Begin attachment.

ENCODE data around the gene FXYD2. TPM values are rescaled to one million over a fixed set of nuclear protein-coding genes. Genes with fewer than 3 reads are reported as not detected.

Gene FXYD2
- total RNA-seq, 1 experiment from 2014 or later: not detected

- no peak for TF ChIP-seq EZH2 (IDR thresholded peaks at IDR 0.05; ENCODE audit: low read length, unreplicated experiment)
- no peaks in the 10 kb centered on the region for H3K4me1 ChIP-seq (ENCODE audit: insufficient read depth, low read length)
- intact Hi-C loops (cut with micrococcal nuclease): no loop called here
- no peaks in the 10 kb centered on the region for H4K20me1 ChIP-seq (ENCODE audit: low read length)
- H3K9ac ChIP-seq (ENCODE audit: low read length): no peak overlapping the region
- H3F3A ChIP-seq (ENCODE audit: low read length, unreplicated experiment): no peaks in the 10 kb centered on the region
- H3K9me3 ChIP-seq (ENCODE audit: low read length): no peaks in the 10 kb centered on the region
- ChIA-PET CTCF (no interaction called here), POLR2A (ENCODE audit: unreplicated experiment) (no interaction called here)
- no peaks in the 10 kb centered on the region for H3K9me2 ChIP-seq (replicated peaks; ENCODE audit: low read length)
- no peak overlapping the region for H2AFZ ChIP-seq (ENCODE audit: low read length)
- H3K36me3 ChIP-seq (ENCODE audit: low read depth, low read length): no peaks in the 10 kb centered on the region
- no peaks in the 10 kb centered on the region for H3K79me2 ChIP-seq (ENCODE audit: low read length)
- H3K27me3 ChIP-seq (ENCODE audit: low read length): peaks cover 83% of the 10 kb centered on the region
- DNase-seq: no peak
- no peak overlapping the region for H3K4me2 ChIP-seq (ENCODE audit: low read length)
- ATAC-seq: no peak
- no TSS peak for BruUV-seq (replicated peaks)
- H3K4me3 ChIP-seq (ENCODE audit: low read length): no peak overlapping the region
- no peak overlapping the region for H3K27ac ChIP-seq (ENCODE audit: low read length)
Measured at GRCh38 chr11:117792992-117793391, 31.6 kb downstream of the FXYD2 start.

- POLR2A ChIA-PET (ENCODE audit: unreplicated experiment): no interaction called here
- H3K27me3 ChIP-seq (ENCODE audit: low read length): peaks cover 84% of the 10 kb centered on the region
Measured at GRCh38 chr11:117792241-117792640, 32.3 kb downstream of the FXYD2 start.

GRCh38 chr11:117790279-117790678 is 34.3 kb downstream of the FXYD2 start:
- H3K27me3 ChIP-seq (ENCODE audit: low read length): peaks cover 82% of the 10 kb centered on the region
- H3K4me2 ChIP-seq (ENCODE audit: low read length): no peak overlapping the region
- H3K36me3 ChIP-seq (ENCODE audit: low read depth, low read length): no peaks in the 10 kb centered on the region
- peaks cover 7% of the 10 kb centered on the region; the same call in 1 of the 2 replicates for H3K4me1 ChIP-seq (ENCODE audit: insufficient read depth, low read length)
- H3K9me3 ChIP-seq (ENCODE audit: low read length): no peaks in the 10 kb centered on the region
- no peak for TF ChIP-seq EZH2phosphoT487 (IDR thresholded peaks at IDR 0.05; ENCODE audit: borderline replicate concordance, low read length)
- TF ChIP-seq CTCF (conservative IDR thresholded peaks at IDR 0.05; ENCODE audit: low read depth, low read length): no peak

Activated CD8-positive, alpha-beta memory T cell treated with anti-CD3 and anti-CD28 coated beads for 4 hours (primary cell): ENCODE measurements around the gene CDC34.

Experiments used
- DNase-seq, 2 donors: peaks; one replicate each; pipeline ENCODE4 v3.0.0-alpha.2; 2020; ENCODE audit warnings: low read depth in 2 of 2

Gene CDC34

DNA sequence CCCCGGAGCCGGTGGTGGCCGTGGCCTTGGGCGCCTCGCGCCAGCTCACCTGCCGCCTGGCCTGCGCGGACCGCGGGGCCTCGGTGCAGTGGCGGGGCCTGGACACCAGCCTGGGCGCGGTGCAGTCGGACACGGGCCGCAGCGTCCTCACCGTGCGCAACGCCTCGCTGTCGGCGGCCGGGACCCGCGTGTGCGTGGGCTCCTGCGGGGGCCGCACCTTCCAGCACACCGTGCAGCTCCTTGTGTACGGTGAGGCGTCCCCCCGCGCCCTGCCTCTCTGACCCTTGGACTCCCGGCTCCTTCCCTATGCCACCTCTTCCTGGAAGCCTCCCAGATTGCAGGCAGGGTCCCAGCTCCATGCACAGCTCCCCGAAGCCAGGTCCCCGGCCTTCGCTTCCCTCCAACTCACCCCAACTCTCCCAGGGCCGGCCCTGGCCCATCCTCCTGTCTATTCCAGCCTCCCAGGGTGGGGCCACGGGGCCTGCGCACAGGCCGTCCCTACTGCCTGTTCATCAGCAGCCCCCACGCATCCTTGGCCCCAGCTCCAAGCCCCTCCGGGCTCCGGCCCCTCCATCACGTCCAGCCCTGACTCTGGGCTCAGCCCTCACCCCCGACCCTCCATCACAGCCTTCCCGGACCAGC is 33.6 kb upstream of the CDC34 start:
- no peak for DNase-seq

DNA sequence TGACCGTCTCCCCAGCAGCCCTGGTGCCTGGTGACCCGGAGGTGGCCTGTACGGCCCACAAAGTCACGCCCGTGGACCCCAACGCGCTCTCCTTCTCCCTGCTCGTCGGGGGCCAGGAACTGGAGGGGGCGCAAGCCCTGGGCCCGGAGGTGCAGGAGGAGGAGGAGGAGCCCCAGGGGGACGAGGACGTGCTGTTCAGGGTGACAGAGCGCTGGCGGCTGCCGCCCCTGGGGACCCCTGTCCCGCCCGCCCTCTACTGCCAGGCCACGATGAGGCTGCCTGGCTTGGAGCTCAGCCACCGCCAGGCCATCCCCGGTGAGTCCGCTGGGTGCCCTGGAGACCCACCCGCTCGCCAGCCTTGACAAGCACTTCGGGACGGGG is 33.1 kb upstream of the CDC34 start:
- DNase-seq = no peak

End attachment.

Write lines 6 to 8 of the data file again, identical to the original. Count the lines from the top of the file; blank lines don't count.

- intact Hi-C loops (cut with micrococcal nuclease): no loop called here
- no peaks in the 10 kb centered on the region for H4K20me1 ChIP-seq (ENCODE audit: low read length)
- H3K9ac ChIP-seq (ENCODE audit: low read length): no peak overlapping the region